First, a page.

The Centers for Disease Control and Prevention is urging consumers to stop using e-cigarettes after at least 30 people have died from lung diseases possibly related to vaping and dozens more report serious illnesses. And new lab tests suggest that the diseases might be connected to tetrahydrocannabinol (THC, the psychoactive chemical in cannabis) and Vitamin E acetate.
"People should consider not using e-cigarette products," the CDC said in a statement. "People who do use e-cigarette products should monitor themselves for symptoms (e.g., cough, shortness of breath, chest pain, nausea, vomiting, abdominal pain, fever) and promptly seek medical attention for any health concerns."
According to the CDC, "more than 25 states have reported possible cases of lung illnesses associated with use of e-cigarette products (e.g., devices, liquids, refill pods, and cartridges)." The organization is calling the disease “e-cigarette or vaping product use associated lung injury" or EVALI. The CDC is investigating the illnesses, along with the Food and Drug Administration, and has found a possible connection between the diseases and Vitamin E acetate. Here's what you need to know.
A Timeline of the FDA and CDC's Response to the Severe Lung Disease Outbreak
Wednesday, August 8: The U.S. Food and Drug Administration (FDA) announced that it is investigating 127 cases of seizures and other "neurological symptoms" for a potential link to e-cigarettes. The agency had begun looking into the issue back in April, and at that time, there were 35 reported seizures associated with vaping, but following that, the FDA received 92 additional reports.
Thursday, August 22: As of August 22, the CDC had record of 193 potential cases of severe lung illness associated with e-cigarette product use had been reported by 22 states (California, Connecticut, Illinois, Indiana, Iowa, Minnesota, Michigan, North Carolina, New Jersey, New Mexico, New York, Pennsylvania, Texas, Utah, Wisconsin, and additional states pending verification). They noted that these cases were primarily among adolescents and young adults and were reported between June 28 and August 20.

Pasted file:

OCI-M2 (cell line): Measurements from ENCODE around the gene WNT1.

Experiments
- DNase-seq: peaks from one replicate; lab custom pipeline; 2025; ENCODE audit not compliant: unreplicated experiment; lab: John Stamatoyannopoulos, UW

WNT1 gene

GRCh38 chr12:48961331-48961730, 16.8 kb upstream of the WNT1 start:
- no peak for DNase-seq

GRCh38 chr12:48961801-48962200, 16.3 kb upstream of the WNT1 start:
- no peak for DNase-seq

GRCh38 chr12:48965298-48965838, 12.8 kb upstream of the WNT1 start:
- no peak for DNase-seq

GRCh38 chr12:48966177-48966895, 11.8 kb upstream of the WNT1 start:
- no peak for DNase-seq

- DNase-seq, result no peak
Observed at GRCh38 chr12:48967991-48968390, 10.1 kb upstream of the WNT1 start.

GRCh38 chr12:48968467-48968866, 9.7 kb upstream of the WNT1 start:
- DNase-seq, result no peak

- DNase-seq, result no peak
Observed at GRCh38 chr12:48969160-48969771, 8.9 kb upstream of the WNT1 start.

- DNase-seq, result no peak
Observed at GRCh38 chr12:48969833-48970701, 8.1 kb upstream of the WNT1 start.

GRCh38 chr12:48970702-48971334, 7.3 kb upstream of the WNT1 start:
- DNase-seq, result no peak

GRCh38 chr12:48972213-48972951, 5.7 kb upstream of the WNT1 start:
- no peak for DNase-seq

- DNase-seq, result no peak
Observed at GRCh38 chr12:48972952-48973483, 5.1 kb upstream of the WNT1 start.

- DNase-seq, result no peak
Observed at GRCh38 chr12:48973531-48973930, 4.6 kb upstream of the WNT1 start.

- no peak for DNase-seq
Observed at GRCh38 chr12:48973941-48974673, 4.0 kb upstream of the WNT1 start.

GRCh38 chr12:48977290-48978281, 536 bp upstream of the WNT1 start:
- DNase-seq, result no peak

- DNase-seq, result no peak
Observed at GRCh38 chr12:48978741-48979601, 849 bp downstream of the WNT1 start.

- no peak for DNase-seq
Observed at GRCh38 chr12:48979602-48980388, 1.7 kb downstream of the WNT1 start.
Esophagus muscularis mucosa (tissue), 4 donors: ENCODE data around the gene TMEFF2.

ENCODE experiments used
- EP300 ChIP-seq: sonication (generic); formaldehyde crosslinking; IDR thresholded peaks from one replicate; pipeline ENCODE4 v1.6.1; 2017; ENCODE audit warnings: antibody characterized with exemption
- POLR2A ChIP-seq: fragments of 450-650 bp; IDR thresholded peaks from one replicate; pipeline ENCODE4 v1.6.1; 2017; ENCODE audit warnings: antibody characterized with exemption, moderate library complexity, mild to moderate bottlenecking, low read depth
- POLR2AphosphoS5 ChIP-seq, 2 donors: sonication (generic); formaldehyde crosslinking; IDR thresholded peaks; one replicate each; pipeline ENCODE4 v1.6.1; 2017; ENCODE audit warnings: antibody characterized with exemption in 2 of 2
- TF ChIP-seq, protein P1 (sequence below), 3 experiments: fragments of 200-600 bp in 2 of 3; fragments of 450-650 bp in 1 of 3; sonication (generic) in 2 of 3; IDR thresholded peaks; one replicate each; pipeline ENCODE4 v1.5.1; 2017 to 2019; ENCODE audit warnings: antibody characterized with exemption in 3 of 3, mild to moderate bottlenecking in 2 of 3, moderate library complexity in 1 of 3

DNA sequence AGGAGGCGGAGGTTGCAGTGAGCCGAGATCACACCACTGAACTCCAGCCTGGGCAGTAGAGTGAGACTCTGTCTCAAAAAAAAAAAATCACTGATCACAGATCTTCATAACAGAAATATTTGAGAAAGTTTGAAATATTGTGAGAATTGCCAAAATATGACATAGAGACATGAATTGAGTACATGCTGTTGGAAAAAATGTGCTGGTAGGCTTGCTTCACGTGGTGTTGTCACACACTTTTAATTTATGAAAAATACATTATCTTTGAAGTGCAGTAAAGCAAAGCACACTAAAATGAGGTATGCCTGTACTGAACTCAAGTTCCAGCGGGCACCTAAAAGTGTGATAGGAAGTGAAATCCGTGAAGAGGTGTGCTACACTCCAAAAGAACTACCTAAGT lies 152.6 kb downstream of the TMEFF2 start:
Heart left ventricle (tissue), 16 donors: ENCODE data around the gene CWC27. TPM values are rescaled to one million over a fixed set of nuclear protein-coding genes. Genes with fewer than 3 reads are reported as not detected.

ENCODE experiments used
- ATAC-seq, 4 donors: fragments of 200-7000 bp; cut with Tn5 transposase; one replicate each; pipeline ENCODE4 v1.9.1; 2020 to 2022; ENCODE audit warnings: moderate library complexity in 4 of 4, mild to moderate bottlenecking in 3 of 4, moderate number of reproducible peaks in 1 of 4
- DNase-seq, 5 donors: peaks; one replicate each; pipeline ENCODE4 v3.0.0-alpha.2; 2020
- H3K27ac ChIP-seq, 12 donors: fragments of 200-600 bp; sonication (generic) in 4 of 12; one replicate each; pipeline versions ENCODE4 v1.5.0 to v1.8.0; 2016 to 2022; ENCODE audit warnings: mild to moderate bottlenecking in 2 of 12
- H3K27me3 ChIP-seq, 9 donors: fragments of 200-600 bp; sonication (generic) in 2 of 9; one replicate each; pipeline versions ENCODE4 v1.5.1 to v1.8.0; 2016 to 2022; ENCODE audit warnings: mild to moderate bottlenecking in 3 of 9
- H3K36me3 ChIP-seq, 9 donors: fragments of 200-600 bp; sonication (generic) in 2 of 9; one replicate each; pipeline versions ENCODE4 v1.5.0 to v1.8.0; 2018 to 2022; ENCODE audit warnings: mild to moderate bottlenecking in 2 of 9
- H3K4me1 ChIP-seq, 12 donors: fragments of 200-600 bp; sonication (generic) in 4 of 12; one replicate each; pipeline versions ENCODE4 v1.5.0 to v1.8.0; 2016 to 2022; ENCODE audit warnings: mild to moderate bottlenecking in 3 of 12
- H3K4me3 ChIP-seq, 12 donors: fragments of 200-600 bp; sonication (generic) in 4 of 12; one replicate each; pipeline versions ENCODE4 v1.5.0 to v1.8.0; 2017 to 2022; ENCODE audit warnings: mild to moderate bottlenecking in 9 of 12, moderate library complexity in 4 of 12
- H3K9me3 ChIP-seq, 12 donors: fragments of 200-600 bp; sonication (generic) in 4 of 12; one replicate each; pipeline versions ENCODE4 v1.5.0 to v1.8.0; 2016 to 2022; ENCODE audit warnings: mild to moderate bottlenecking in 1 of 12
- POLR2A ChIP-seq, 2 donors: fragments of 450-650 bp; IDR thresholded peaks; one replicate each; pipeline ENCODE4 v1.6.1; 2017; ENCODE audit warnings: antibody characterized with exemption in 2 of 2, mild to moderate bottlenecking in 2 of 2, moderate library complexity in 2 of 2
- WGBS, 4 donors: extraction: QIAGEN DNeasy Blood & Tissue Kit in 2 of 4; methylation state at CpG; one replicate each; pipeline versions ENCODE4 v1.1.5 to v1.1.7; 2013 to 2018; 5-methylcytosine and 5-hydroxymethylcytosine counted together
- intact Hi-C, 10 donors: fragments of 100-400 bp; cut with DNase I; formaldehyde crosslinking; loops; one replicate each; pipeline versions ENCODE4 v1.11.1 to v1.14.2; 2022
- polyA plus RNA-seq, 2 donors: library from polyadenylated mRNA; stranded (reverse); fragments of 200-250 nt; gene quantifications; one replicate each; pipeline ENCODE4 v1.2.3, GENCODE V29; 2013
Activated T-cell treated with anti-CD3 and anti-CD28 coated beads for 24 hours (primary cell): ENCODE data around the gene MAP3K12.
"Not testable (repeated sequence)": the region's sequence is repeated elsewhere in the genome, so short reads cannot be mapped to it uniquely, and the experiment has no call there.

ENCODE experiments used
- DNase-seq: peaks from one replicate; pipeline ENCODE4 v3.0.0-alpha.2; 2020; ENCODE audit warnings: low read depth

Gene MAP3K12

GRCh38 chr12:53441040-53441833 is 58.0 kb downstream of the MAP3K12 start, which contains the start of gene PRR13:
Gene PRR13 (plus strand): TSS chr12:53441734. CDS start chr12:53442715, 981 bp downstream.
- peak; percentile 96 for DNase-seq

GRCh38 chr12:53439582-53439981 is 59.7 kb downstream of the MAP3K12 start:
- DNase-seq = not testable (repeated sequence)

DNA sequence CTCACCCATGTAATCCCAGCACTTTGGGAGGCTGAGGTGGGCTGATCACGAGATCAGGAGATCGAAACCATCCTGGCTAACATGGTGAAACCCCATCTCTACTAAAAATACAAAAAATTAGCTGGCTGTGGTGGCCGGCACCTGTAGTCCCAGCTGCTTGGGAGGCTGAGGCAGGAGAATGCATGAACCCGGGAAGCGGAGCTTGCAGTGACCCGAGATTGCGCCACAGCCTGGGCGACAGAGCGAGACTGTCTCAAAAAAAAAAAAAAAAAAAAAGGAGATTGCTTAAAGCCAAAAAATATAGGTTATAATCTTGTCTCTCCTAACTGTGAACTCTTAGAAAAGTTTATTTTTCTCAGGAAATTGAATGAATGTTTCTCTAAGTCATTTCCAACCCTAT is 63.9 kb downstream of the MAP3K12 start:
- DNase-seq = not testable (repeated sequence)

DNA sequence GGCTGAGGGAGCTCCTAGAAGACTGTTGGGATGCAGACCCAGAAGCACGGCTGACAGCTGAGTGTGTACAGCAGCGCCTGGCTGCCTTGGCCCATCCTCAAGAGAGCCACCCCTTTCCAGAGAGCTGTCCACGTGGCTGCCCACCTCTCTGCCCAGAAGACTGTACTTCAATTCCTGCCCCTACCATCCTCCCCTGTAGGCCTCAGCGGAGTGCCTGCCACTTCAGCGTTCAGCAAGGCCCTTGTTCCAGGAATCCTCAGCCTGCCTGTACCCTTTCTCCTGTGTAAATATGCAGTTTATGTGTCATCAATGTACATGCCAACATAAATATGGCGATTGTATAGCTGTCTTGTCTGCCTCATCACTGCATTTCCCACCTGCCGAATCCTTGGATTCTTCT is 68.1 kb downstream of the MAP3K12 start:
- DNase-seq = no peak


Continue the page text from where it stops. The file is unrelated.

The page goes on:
Friday, August 23: The Illinois Department of Public Health announced that a resident of the state who had experienced respiratory illness after vaping had died. The same day, the CDC released a statement acknowledging the death and offering reassurance that they're investigating "the outbreak of severe lung disease in those who use e-cigarette or 'vaping' devices" alongside state and local health departments, as well as the FDA.
In the statement, Robert R. Redfield, M.D., Director of the CDC elaborated, "This tragic death in Illinois reinforces the serious risks associated with e-cigarette products. Vaping exposes users to many different substances for which we have little information about related harms—including flavorings, nicotine, cannabinoids, and solvents."
That said, CDC officials cautioned that they don’t know whether the illnesses they're seeing are associated with the e-cigarette devices themselves or with specific ingredients or contaminants inhaled through them. However, a study published in the journal Pediatrics last year found a number of different toxic chemicals in e-cigarettes, including one linked to several types of cancer. Some of the chemicals turned up even when teens used non-nicotine products like fruit-flavored vapes.